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Pakistan

Smaller South Asian nations not immune to the effects of global financial crisis

Sadiq Ahmed's picture

The smaller economies of Bangladesh, Nepal, and Sri Lanka continue to show optimism for their economies based on good remittance inflows and export indicators that demonstrate strong growth in 2008. Policymakers have used these statistics as evidence to believe that they have been relatively unaffected by the current global downturn. 

Global Financial Crisis: How should South Asia respond?

Sadiq Ahmed's picture

The global financial crisis hit South Asia at a time when it was barely recovering from a severe terms of trade shock resulting from the global food and fuel price crisis.The food and fuel price shocks had badly affected South Asia, with cumulative income loss ranging from 34 percent of 2002 GDP for Maldives to 8 percent for Bangladesh. Current account and fiscal balances worsened sharply and inflation surged to unprecedented levels.

A Marketplace of Ideas for Tackling Stigma and Social Exclusion

Mariam Claeson's picture

When the South Asia Development Marketplace for innovative ideas to tackle stigma and discrimination relating to HIV/AIDS was launched in November 2007 by the HIV/AIDS Group in the South Asia Region of the World Bank and its partners, civil society groups across South Asia sent in almost a thousand proposals.

People fear HIV/AIDS because of the association with sex, drugs, illness, and death.  In South Asia, the epidemic is driven largely by high risk practices – buying and selling sex, injecting drugs, and unprotected sex among men having sex with men.  This compounds the fear and stigma around HIV/AIDS, as sex workers, injecting drug users, and men having sex with men are already stigmatized.

Banking everywhere, and not a single village left out

Ignacio Mas's picture

Only about one-quarter of households living in developing countries have any form of financial savings with formal banking institutions. Even in countries that have experienced substantial development over the last decade or two, this statistic remains stuck stubbornly at a level that would not be acceptable for any other measure of socio-economic development: 10% in Kenya, 20% in Macedonia, 25% in Mexico, 32% in Bangladesh.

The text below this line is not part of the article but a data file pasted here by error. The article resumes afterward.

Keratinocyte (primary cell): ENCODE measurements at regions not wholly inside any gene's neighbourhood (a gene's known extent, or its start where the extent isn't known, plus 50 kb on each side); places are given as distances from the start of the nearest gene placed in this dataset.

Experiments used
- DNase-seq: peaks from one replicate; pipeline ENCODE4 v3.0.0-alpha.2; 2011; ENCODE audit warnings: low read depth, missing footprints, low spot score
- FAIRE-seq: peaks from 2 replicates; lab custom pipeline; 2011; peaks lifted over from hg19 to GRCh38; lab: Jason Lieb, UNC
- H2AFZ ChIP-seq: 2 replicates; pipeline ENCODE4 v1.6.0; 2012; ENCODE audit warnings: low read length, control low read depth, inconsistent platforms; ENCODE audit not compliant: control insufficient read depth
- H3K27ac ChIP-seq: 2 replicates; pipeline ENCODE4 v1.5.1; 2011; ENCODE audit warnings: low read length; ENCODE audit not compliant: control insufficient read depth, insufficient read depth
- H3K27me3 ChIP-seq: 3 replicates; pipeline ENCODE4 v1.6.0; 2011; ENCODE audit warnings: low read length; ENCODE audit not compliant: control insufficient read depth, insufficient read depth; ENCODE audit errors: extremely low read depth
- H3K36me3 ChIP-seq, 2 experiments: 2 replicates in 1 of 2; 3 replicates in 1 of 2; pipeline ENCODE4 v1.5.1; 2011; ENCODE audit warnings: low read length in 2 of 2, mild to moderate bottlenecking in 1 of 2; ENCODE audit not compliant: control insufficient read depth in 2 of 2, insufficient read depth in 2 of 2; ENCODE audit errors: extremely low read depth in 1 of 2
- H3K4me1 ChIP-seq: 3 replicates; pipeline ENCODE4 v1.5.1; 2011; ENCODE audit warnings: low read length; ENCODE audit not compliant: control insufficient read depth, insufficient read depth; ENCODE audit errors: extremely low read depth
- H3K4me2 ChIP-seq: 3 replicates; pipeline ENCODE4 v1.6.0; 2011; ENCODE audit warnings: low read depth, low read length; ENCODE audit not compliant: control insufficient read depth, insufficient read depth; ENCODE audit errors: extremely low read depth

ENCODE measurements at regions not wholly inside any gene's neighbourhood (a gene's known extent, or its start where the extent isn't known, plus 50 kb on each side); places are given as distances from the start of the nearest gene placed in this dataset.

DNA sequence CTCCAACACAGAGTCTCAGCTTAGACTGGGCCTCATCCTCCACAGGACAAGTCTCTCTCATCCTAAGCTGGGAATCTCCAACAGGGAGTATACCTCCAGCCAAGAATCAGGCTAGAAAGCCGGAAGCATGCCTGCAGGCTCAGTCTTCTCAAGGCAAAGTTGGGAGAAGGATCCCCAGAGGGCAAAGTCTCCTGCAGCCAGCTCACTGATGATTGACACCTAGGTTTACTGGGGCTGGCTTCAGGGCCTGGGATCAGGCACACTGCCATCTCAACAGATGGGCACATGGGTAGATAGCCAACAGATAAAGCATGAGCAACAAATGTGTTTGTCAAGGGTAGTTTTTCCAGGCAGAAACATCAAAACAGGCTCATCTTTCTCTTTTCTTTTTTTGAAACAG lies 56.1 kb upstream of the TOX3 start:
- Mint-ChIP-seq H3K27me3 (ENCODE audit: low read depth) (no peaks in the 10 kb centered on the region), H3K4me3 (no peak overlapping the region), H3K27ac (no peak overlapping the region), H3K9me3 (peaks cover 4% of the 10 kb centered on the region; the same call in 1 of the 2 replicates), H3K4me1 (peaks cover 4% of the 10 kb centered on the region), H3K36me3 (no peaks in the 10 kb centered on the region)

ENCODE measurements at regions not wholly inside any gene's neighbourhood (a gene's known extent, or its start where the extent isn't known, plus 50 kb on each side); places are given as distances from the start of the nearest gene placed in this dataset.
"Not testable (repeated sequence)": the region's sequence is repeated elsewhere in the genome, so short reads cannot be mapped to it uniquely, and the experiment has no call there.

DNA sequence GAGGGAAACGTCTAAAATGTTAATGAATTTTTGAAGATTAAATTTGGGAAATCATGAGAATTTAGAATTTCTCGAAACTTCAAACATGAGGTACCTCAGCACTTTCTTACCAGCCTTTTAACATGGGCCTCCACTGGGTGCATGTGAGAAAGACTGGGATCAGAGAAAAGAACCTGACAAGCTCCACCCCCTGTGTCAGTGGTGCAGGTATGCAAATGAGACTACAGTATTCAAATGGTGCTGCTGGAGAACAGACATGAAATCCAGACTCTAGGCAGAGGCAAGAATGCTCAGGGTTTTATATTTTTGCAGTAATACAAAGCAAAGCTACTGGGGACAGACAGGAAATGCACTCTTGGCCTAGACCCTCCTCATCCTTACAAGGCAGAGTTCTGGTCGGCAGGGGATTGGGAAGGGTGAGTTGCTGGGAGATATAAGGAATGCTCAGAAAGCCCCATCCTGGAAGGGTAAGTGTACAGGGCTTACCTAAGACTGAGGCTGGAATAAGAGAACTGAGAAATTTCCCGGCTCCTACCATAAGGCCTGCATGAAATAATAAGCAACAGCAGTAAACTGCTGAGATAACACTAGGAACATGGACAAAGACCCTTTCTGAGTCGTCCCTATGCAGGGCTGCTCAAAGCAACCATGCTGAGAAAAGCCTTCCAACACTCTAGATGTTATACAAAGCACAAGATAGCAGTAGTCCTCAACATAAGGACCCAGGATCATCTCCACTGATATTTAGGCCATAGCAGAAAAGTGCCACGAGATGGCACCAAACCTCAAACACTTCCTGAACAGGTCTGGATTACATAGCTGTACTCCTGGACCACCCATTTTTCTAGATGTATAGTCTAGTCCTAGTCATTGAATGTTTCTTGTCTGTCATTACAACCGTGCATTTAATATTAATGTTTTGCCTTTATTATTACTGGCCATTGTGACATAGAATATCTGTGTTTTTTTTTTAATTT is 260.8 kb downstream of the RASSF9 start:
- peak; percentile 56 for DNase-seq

Evidence-based debate on education in Pakistan

Shanta Devarajan's picture

Pakistan’s education indicators are abysmally low, especially when it comes to learning outcomes.  Almost everyone you speak with has strong views on why the situation is what it is, and what should be done about it.  Some advocate spending more money on public schools; others, improving accountability in the system; others, regulating private schools; and still others allowing private schools to flourish.  Much of this debate occurs without much hard evidence on which proposal might improve education in Pakistan. 

Public Opinion and Authoritarian Regimes

Sina Odugbemi's picture

Is public opinion a force for good government or not? If recent events in Burma, Pakistan and Georgia show anything at all it is that public opinion is ultimately  the basis of power and legitimacy. Which is something several political philosophers have told us for over 200 years, but it is fascinating to watch these struggles unfold.

And it explains why authoritarian regimes are always keen to control public opinion by:


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